Definition of "common" []

  • Belonging equally to or shared equally by two or more; joint: common interests. (adjective)
  • Of or relating to the community as a whole; public: for the common good. See Usage Note at mutual. (adjective)
  • Widespread; prevalent. (adjective)
  • Occurring frequently or habitually; usual. (adjective)
  • Most widely known; ordinary: the common housefly. (adjective)
  • Belonging to or shared by two or more people (adjective)

American Heritage(R) Dictionary of the English Language, Fifth Edition. Copyright (c) 2011 by Houghton Mifflin Harcourt Publishing Company. Published by Houghton Mifflin Harcourt Publishing Company. All rights reserved.

  • Belonging to or shared by members of one or more nations or communities; public (adjective)
  • Of ordinary standard; average (adjective)
  • Prevailing; widespread (adjective)
  • Widely known or frequently encountered; ordinary (adjective)
  • Widely known and notorious (adjective)
  • Considered by the speaker to be low-class, vulgar, or coarse (adjective)
  • Having no special distinction, rank, or status (adjective)
  • Having a specified relationship with a group of numbers or quantities (adjective)
  • (of a tangent) tangential to two or more circles (adjective)
  • (of a syllable) able to be long or short, or (in nonquantitative verse) stressed or unstressed (adjective)
  • (in certain languages) denoting or belonging to a gender of nouns, esp one that includes both masculine and feminine referents (adjective)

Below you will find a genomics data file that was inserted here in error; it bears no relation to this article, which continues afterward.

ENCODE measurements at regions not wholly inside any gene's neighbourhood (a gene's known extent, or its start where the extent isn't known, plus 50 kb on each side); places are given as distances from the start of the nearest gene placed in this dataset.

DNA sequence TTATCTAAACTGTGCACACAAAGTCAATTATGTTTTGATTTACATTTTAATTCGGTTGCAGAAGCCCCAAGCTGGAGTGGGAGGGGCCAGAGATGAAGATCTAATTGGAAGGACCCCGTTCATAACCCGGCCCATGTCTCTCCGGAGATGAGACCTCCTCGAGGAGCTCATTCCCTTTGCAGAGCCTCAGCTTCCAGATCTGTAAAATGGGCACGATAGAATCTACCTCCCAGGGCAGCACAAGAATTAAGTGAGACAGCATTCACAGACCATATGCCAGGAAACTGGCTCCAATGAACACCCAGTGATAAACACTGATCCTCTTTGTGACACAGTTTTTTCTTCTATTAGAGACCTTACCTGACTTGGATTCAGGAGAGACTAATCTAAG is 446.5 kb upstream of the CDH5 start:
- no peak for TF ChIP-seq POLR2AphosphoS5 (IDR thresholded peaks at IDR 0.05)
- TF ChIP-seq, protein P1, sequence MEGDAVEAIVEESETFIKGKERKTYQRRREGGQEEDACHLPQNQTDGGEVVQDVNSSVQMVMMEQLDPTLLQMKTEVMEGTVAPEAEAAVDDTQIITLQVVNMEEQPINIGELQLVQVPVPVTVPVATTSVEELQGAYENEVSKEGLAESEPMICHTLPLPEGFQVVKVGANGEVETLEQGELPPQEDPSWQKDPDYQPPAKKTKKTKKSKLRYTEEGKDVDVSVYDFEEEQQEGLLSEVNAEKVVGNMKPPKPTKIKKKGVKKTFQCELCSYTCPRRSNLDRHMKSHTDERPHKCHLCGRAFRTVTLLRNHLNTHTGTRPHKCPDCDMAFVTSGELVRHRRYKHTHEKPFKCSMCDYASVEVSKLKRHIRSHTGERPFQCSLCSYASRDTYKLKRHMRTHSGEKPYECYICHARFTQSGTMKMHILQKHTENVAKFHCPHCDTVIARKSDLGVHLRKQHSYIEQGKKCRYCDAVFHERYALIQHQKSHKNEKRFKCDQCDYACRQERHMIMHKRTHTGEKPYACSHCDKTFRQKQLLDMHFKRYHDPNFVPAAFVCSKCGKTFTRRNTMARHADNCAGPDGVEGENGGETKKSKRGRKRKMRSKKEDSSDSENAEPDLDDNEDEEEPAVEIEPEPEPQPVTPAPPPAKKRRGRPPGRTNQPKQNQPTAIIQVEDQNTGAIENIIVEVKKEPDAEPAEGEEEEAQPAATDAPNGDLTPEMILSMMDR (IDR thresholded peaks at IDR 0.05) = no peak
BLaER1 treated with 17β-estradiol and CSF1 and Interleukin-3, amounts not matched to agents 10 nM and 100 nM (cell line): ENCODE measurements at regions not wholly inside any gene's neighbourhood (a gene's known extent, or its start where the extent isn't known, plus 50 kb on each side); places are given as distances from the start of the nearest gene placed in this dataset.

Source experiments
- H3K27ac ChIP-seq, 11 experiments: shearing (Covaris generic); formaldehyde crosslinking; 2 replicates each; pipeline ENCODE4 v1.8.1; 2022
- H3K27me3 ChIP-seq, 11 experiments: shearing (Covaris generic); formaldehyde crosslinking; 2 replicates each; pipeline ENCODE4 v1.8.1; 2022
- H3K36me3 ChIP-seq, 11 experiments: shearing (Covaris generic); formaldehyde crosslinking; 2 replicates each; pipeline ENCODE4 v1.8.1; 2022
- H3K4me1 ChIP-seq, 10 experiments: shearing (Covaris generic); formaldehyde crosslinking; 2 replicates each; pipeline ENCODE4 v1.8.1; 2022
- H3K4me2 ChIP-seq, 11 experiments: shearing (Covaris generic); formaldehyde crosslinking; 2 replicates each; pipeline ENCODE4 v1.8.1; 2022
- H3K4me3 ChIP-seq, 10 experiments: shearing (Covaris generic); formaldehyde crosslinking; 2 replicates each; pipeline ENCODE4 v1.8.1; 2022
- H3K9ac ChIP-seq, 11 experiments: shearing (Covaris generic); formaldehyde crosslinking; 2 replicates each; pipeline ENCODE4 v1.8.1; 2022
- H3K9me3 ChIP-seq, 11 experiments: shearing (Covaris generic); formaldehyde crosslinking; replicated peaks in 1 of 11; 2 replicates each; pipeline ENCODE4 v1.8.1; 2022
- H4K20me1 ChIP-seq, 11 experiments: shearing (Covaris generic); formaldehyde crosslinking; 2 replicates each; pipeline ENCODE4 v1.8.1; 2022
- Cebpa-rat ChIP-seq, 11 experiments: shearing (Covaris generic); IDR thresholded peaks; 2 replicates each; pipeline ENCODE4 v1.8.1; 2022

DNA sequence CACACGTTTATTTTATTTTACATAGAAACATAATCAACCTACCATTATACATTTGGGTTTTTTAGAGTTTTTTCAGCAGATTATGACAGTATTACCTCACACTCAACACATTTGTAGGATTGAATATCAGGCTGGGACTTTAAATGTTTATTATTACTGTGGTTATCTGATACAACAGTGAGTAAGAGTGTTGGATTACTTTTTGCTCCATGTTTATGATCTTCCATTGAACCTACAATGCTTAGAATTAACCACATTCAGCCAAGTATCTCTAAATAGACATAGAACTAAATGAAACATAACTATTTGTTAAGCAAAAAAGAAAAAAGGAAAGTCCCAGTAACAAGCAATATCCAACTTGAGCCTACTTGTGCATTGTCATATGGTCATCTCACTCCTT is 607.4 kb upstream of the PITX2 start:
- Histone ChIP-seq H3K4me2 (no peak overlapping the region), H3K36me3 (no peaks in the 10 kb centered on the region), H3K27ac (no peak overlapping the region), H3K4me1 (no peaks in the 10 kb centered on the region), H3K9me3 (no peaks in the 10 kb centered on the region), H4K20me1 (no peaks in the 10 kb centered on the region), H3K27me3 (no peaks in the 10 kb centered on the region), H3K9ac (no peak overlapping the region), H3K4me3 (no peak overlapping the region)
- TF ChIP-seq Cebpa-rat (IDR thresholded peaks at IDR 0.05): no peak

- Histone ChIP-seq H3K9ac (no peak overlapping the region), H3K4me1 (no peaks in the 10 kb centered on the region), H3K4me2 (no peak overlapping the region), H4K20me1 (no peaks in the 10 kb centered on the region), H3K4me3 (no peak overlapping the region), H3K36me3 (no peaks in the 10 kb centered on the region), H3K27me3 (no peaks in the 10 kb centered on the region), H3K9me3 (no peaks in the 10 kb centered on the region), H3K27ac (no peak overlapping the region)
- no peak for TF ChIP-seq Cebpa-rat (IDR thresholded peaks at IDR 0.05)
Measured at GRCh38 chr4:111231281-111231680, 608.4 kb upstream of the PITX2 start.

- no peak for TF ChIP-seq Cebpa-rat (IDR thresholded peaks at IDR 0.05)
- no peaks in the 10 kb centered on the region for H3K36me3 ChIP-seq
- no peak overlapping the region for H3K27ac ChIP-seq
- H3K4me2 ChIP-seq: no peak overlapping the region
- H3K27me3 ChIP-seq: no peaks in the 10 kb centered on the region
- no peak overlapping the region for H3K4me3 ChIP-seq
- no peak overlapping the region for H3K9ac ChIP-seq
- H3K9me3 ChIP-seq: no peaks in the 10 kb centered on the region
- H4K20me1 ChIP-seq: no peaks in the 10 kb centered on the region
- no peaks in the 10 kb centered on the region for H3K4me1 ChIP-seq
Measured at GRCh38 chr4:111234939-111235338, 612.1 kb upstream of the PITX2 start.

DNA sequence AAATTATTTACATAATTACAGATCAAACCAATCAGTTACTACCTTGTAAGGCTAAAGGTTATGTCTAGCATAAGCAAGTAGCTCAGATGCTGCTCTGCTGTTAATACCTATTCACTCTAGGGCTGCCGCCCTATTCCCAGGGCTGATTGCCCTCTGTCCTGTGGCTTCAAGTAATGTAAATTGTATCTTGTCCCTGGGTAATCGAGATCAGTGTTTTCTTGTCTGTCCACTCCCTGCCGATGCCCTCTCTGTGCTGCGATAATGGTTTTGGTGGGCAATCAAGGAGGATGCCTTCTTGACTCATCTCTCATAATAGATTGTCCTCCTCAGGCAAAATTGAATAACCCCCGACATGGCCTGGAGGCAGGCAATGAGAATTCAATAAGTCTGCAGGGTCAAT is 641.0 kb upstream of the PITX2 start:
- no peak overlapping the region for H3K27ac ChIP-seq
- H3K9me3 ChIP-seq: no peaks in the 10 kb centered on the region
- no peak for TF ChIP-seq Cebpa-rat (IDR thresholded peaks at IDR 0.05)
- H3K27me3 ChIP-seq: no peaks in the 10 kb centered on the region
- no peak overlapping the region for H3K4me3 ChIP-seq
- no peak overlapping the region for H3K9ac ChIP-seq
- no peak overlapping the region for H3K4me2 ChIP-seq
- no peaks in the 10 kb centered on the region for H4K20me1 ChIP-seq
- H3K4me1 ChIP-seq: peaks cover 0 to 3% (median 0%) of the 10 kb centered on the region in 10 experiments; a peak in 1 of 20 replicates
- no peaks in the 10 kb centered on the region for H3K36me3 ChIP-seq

• Having branches (adjective)
  • Serving more than one function (adjective)
  • Of or relating to the common of the Mass or divine office (adjective)
  • A tract of open public land, esp one now used as a recreation area (noun)
  • The right to go onto someone else's property and remove natural products, as by pasturing cattle or fishing (esp in the phrase right of common) (noun)
  • A form of the proper of the Mass used on festivals that have no special proper of their own (noun)
  • The ordinary of the Mass (noun)
  • The ordinary people; the public, esp those undistinguished by rank or title (noun) (c) HarperCollins Publishers Ltd 2016

Use "common" in a sentence
  • "In speaking of the incommensurability of values, Berlin seems to have meant that there is no common measure, no ˜common currency™ for comparison, in judging between any two values in the abstract."
  • "Moore was not a systematic philosopher: unlike Reid's philosophy of common sense, Moore's ˜common sense™ is not a system."
  • "Other common names: _Yellow locust_; _common locust_; _locust_."